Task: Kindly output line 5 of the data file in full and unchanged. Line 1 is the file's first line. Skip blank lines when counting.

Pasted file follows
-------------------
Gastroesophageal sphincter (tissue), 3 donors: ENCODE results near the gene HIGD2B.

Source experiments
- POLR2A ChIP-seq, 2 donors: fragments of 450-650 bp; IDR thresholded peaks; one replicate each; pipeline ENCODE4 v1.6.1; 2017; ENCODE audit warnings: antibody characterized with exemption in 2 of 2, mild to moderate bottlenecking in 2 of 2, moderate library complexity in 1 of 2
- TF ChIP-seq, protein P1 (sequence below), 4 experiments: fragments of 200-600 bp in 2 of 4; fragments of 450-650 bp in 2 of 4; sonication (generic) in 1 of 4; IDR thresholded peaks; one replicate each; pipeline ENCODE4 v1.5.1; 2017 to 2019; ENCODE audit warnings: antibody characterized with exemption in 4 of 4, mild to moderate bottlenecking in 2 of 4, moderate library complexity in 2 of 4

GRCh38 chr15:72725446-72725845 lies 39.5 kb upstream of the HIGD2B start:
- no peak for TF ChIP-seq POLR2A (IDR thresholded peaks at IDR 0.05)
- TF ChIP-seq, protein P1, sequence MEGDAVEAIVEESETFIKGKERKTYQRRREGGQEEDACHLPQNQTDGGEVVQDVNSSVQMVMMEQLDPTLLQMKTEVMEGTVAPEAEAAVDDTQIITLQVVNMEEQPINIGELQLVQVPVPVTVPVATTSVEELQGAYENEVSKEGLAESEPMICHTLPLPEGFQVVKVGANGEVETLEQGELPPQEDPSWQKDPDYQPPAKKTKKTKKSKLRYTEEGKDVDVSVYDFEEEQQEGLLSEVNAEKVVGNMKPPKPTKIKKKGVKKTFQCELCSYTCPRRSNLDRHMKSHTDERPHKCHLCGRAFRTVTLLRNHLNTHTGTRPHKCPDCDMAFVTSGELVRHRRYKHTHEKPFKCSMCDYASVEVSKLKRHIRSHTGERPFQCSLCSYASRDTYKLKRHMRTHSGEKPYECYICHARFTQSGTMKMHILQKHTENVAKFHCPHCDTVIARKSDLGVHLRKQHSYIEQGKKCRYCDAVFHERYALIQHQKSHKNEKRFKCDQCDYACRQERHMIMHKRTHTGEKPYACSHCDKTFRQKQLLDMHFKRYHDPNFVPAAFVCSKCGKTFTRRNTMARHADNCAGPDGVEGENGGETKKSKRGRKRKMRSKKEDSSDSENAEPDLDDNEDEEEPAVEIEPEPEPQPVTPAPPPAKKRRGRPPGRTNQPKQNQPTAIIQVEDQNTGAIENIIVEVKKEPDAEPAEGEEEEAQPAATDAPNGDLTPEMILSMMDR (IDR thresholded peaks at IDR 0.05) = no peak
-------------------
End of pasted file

GRCh38 chr15:72725446-72725845 lies 39.5 kb upstream of the HIGD2B start: